Cooking beans on the Porridge setting is ideal. Beans don’t have to be stirred during the cooking process.
So you can wait till the rice cooker shuts off or switches to “Keep Warm” to check on them.
When you cook them well, the beans will be easy to squish between your index finger and thumb.
If it’s still hard, you must cook it for longer. Add more water if required and restart the cooking process.
5. Let the Beans Rest Covered
The cooking time for beans will depend on the variety of beans, whether they are pre-soaked or not.
It will also be different for different rice cookers. Bigger and harder varieties of beans usually take longer to cook than soft bean varieties.
So lentils will be ready in twenty-five to thirty minutes. Meanwhile, red kidney beans, black beans, and chickpeas can take forty-five minutes to cook.
When the beans are cooked, the rice cooker will automatically switch to “Keep Warm” mode or turn off.
After checking whether the beans are cooked, place the lid back on and let it rest for a few minutes. This will allow them to absorb the excess liquid.
You can open the lid after a few minutes. Remove the bay leaf and other herbs if required, drain, and rinse the beans to use them.
But if you are not going to use them immediately, enable the “Keep Warm” function on the rice cooker.
This will ensure that the beans stay at an elevated temperature.
Since beans are moisture-laden, protein-rich foods, they spoil quickly at room temperature.
Storing them at a higher temperature will slow down the process of spoiling.
You can also consider refrigerating the beans after they come to room temperature for longer storage.
Tips to Cook Beans Better in A Rice Cooker
Though it’s easy to cook beans in a rice cooker, you can improve the results by taking care of a few factors.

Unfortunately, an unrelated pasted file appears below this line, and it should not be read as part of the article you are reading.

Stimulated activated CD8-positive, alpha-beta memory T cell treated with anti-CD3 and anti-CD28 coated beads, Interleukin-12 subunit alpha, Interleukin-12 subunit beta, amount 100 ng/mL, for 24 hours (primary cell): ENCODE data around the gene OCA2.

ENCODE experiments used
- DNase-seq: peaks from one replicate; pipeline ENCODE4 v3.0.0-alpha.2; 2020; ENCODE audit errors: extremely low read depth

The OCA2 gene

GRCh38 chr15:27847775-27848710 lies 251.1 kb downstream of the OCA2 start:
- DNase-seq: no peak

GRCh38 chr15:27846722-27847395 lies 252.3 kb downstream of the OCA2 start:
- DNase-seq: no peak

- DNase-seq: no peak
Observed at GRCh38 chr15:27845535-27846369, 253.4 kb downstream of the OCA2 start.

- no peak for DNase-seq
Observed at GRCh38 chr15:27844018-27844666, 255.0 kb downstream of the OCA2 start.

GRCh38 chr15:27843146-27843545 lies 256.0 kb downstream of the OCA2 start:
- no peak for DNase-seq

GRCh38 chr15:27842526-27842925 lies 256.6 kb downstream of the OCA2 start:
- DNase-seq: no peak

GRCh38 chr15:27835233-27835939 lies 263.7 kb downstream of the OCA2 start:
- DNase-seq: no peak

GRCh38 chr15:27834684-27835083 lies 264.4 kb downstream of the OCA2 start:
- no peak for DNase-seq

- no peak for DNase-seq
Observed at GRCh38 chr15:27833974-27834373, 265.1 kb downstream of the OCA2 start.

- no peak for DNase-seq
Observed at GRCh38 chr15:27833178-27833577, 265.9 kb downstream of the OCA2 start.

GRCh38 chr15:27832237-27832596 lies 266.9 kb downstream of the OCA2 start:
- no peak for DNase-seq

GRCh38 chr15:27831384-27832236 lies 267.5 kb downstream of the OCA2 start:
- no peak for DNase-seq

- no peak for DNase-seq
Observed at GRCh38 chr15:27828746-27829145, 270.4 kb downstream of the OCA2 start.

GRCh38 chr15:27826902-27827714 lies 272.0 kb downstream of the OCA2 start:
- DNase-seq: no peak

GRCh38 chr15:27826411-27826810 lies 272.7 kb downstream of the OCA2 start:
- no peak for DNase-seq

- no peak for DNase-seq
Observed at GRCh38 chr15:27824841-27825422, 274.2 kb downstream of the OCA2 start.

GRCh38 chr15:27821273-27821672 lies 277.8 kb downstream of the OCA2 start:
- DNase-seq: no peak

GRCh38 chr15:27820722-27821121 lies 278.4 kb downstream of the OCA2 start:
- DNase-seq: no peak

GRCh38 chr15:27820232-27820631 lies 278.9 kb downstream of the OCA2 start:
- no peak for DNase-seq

Let’s look at what they are.
1. Choose Fresh Beans
Dried beans last for up to two years when stored properly. However, the longer you wait, the tougher they become, and the longer they take to cook.
Fresh beans that are harvested in less than a year are easier to cook. So choose beans that were packaged within the last year for easier cooking.
2. Leave Enough Time to Soak the Beans
The longer beans soak, the faster they cook. They will also end up being softer and tastier when you soak them for enough time.
It’s best to soak beans overnight. But if you are pressed for time, consider soaking them in warm water.
Warm water speeds up the soaking process, making the beans soften much faster.
You can cover the beans with warm water and leave them to soak for an hour.
The other option is to cover the beans with water, bring them to a boil for three minutes, and let them soak in the hot water for an hour.
Another way to reduce the cooking and soaking time is to choose beans that don’t need much soaking.
Lentils soften without soaking, and you can use them for a quick fix. Similarly, adzuki beans also don’t need soaking.
3. Avoid Adding Salt to The Beans
When we cook rice and other grains in a rice cooker, it’s a common practice to add salt to the cooking pot. This allows for even seasoning of the rice.
But it’s not a good idea to add salt to beans when cooking them. Adding salt can make their texture grainy and hard.
So it’s better to wait till the beans are cooked to season them.